The District of Columbia is discussed in the article Washington. For discussion of other major U.S. cities, see the articles Boston, Chicago, Los Angeles, New Orleans, New York City, Philadelphia, and San Francisco. Political units in association with the United States include Puerto Rico, discussed in the article Puerto Rico, and several Pacific islands, discussed in Guam, Northern Mariana Islands, and American Samoa.

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    The two great sets of elements that mold the physical environment of the United States are, first, the geologic, which determines the main patterns of landforms, drainage, and mineral resources and influences soils to a lesser degree, and, second, the atmospheric, which dictates not only climate and weather but also in large part the distribution of soils, plants, and animals. Although these elements are not entirely independent of one another, each produces on a map patterns that are so profoundly different that essentially they remain two separate geographies. (Since this article covers only the conterminous United States, see also the articles Alaska and Hawaii.)


    The centre of the conterminous United States is a great sprawling interior lowland, reaching from the ancient shield of central Canada on the north to the Gulf of Mexico on the south. To east and west this lowland rises, first gradually and then abruptly, to mountain ranges that divide it from the sea on both sides. The two mountain systems differ drastically. The Appalachian Mountains on the east are low, almost unbroken, and in the main set well back from the Atlantic. From New York to the Mexican border stretches the low Coastal Plain, which faces the ocean along a swampy, convoluted coast. The gently sloping surface of the plain extends out beneath the sea, where it forms the continental shelf, which, although submerged beneath shallow ocean water, is geologically identical to the Coastal Plain. Southward the plain grows wider, swinging westward in Georgia and Alabama to truncate the Appalachians along their southern extremity and separate the interior lowland from the Gulf.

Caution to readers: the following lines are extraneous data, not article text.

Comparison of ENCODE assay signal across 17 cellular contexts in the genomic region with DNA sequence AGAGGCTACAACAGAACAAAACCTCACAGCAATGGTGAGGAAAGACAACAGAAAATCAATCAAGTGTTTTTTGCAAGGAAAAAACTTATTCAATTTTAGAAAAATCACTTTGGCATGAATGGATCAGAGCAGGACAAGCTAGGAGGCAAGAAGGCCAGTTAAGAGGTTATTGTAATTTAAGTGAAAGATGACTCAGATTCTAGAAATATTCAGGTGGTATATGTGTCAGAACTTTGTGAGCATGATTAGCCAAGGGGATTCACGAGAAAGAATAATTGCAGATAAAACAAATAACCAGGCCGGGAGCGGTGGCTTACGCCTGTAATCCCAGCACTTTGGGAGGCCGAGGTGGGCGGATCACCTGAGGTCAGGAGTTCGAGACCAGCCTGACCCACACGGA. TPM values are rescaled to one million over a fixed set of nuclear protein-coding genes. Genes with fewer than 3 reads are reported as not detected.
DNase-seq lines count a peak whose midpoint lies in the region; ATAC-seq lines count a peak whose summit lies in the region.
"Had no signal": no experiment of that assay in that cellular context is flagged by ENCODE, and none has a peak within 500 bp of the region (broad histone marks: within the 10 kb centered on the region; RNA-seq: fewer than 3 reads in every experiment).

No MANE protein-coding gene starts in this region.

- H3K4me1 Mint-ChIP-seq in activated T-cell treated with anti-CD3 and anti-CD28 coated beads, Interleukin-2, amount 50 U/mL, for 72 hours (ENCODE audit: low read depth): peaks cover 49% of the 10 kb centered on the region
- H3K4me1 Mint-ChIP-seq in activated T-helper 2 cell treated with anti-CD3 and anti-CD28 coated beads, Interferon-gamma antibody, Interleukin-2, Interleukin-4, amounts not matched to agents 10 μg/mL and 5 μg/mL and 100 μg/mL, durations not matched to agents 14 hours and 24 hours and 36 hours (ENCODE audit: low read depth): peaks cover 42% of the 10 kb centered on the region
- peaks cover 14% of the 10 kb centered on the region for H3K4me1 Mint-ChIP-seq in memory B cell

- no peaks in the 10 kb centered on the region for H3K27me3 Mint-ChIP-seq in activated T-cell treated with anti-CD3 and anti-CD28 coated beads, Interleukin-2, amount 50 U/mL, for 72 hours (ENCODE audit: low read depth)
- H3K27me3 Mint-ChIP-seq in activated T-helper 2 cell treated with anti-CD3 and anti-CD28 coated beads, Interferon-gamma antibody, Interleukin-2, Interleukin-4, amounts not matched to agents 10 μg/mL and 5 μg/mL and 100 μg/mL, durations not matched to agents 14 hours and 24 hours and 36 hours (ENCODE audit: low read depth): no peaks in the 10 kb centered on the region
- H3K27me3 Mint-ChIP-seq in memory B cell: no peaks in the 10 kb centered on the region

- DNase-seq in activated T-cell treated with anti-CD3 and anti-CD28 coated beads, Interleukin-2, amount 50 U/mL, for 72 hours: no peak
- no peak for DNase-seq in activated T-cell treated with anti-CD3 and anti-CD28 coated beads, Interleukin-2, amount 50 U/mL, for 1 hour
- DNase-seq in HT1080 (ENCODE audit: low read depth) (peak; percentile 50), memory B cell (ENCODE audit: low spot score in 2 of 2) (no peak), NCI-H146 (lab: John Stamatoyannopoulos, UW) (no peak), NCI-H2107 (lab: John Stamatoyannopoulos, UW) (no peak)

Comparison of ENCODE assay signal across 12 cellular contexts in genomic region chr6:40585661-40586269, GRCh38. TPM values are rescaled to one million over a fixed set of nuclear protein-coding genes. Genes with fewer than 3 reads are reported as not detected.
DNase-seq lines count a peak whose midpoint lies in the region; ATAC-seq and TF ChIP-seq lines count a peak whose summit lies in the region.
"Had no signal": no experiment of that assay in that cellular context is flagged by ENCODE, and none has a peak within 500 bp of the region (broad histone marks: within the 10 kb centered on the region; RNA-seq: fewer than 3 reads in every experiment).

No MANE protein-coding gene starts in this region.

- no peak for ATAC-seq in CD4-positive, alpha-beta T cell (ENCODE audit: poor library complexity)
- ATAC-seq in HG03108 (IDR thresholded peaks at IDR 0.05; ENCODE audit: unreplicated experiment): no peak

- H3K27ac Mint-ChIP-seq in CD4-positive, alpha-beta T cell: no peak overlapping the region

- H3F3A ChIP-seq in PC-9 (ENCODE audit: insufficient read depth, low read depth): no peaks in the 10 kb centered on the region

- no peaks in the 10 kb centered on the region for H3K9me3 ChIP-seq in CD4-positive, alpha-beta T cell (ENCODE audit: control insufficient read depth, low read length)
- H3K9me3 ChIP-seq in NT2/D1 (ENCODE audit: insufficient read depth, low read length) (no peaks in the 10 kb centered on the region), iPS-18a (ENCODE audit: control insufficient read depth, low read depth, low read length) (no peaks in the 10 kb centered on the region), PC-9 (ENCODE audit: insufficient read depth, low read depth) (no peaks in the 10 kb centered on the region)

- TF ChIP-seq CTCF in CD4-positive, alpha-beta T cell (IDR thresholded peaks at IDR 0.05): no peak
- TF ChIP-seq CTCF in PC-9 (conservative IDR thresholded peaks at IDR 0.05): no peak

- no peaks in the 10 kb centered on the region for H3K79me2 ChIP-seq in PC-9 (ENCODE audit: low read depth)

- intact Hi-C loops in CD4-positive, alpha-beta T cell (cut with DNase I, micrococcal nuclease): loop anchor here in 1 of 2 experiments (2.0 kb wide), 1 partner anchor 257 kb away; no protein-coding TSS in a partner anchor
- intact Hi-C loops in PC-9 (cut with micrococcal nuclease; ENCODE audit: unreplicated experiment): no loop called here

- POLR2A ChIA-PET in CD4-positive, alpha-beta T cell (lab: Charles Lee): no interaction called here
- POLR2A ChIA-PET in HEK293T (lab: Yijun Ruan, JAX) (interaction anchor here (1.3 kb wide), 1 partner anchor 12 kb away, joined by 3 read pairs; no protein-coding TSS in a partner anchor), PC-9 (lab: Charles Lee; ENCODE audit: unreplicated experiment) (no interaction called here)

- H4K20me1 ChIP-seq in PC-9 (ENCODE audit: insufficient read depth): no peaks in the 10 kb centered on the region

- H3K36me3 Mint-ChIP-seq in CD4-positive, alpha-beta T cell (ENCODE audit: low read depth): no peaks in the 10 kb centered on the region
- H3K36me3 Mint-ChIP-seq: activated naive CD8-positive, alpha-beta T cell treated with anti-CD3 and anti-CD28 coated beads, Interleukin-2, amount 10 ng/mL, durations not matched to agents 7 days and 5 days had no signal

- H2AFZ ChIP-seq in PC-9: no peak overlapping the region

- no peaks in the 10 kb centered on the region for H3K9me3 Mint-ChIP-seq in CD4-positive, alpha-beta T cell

West of the Central Lowland is the mighty Cordillera, part of a global mountain system that rings the Pacific basin. The Cordillera encompasses fully one-third of the United States, with an internal variety commensurate with its size. At its eastern margin lie the Rocky Mountains, a high, diverse, and discontinuous chain that stretches all the way from New Mexico to the Canadian border. The Cordillera’s western edge is a Pacific coastal chain of rugged mountains and inland valleys, the whole rising spectacularly from the sea without benefit of a coastal plain. Pent between the Rockies and the Pacific chain is a vast intermontane complex of basins, plateaus, and isolated ranges so large and remarkable that they merit recognition as a region separate from the Cordillera itself.

    These regions—the Interior Lowlands and their upland fringes, the Appalachian Mountain system, the Atlantic Plain, the Western Cordillera, and the Western Intermontane Region—are so various that they require further division into 24 major subregions, or provinces.

    The Interior Lowlands and their upland fringes

    Andrew Jackson is supposed to have remarked that the United States begins at the Alleghenies, implying that only west of the mountains, in the isolation and freedom of the great Interior Lowlands, could people finally escape Old World influences. Whether or not the lowlands constitute the country’s cultural core is debatable, but there can be no doubt that they comprise its geologic core and in many ways its geographic core as well.

    In the United States most of the crystalline platform is concealed under a deep blanket of sedimentary rocks. In the far north, however, the naked Canadian Shield extends into the United States far enough to form two small but distinctive landform regions: the rugged and occasionally spectacular Adirondack Mountains of northern New York and the more-subdued and austere Superior Upland of northern Minnesota, Wisconsin, and Michigan. As in the rest of the shield, glaciers have stripped soils away, strewn the surface with boulders and other debris, and obliterated preglacial drainage systems. Most attempts at farming in these areas have been abandoned, but the combination of a comparative wilderness in a northern climate, clear lakes, and white-water streams has fostered the development of both regions as year-round outdoor recreation areas.